“There is no judgement in the counselling room, only listening, understanding and support.

“Aiding the individual to understand the reason they react as they do is extremely beneficial toward reclamation control.”

Both mental health professionals and the public are acutely aware of the prevalence of escalating societal violence, which has both positive and negative repercussions.

“We are inundated with stories and visual news on anger, violence and poor behaviour.

“We have angry and aggressive video games and this is considered part of the issue, aggressive type behaviour is normal to win these games.

“It is becoming our normal.

“But the fact we are now discussing this issue openly instead of being kept secret behind closed doors is positive.

“Women are also understanding this behaviour is unacceptable and are no longer tolerating the wrath of their male partner.”

Given the link between anger and domestic violence, the role mental health professionals play in preventing and decreasing DV has never been more important.

“Psychologists and counsellors are crucial to lower anger and aggression within our community.

“Those with the right training can work very proactively and positively with those men wanting to remove their anger and aggressive behavioural displays.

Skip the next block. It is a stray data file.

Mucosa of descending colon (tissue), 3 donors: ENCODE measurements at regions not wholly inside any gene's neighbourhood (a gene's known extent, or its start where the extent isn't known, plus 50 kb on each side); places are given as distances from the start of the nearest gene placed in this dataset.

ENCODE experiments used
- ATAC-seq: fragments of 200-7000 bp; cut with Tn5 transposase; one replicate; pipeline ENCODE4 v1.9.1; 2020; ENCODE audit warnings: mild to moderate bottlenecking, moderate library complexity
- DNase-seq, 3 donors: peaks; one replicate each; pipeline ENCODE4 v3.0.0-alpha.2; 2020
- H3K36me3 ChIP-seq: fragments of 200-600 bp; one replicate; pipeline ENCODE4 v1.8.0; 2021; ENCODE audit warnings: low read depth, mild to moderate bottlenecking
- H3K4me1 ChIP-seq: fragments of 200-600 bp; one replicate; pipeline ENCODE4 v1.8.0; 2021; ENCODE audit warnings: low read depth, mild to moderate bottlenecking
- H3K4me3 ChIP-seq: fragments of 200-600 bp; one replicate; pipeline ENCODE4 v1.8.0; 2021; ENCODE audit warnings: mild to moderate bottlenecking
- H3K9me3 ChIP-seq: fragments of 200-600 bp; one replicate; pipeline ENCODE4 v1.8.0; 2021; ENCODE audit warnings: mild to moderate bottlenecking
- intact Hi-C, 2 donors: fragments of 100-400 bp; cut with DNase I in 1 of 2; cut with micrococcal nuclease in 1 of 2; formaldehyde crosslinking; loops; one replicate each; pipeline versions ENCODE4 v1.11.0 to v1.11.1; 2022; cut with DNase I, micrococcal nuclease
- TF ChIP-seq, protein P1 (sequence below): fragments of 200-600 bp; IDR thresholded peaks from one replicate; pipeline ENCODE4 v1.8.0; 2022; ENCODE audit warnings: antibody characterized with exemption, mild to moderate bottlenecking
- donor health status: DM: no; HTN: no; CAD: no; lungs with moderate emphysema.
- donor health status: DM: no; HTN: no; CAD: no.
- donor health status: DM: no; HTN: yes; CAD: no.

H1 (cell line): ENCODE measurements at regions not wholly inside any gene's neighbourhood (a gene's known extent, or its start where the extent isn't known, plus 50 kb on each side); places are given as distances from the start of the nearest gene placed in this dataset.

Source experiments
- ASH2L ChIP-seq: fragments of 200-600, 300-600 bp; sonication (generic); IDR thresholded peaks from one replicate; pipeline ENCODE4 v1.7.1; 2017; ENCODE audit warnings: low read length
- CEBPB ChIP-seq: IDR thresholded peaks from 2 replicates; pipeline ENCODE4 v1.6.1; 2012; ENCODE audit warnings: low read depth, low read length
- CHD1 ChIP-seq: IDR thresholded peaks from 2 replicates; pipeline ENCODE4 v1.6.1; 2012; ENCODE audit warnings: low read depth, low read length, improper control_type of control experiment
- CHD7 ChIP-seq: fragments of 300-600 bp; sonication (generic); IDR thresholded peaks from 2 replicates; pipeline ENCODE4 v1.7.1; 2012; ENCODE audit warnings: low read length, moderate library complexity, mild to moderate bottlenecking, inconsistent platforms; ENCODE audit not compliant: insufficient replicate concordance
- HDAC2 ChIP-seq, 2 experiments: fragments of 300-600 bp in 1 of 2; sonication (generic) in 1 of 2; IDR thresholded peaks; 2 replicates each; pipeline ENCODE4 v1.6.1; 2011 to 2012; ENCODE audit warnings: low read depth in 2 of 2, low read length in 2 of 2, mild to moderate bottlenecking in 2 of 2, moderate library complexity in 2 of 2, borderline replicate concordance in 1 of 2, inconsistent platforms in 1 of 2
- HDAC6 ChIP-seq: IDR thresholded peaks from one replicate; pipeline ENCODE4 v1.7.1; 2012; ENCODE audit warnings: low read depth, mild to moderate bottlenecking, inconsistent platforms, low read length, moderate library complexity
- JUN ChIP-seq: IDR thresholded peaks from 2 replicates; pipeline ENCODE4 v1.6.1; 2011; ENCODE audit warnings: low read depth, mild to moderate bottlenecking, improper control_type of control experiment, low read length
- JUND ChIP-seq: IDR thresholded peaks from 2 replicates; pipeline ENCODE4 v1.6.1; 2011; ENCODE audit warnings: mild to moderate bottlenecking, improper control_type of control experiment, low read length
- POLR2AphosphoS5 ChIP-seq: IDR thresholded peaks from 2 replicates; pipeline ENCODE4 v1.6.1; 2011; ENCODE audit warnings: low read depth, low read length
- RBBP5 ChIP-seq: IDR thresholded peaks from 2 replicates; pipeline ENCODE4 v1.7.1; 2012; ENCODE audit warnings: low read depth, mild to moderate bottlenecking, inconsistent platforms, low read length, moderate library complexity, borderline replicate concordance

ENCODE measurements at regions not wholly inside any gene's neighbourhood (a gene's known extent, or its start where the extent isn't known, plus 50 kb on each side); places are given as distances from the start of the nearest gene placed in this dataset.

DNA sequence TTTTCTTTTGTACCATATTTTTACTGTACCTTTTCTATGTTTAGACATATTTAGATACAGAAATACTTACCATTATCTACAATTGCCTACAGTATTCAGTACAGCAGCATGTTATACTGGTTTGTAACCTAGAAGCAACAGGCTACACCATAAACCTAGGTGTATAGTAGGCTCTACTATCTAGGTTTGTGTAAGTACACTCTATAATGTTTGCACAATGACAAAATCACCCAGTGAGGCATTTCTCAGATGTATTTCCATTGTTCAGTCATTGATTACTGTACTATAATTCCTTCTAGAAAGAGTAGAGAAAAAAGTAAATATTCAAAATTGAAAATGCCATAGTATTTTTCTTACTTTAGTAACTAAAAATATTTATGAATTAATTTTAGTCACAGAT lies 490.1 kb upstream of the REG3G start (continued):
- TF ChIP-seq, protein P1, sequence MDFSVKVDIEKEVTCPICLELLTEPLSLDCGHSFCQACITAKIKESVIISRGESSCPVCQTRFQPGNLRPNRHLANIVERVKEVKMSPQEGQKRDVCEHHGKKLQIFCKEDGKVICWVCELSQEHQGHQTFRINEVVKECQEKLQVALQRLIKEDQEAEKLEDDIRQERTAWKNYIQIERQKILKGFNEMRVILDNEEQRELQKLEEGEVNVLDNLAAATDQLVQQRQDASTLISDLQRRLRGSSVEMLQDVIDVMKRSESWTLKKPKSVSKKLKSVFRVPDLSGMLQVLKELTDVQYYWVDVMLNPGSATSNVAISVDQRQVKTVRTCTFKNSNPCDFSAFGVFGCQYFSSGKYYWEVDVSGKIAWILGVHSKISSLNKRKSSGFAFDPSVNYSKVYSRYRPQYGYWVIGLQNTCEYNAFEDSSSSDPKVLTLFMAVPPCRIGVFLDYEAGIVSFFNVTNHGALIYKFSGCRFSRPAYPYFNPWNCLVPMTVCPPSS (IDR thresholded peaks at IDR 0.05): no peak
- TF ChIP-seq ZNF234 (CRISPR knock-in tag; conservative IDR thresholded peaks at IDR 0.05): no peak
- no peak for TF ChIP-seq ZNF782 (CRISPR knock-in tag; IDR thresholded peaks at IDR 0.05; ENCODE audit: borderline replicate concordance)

“This then is modelled to the children who can grow and develop into more balanced individuals without learning that violence and aggression is a normal part of living, used to make a point
or get what we want.”

Of course, the individual in question must want to change before progress can be made, which is why professionals must identify the source of the anger as soon as possible.

“Psychologists and counsellors work with the patient who wants to change, we cannot make a person do anything they do not want to do.

“If they desire to adjust their anger and regain control of self, there are many strategies they can learn.

“Once the reason for this escalation is understood and defined as simply having an aggressive tantrum because they can not get their own way, we work toward strategies to release the anger when situations occur.”

As violence against women continues to rise to epidemic levels, encouraging men to seek the help of mental health therapists is vital, and experts need to be on red alert for signs of potential violence.

“Aggression and violence is increasing in both genders.

“Steps need to be taken immediately to work with kids, families and individuals to find different and better ways to manage emotional escalation and teach methods to accept, respect and remain more composed.”

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Nicole Madigan

Nicole Madigan is a widely published journalist with more than 15 years experience in the media and communications industries.

Specialising in health, business, property and finance, Nicole writes regularly for numerous high-profile newspapers, magazines and online publications.

Before moving into freelance writing almost a decade ago, Nicole was an on-air reporter with Channel Nine and a newspaper journalist with News Limited.

Nicole is also the Director of content and communications agency Stella Communications (www.stellacomms.com) and a children's author.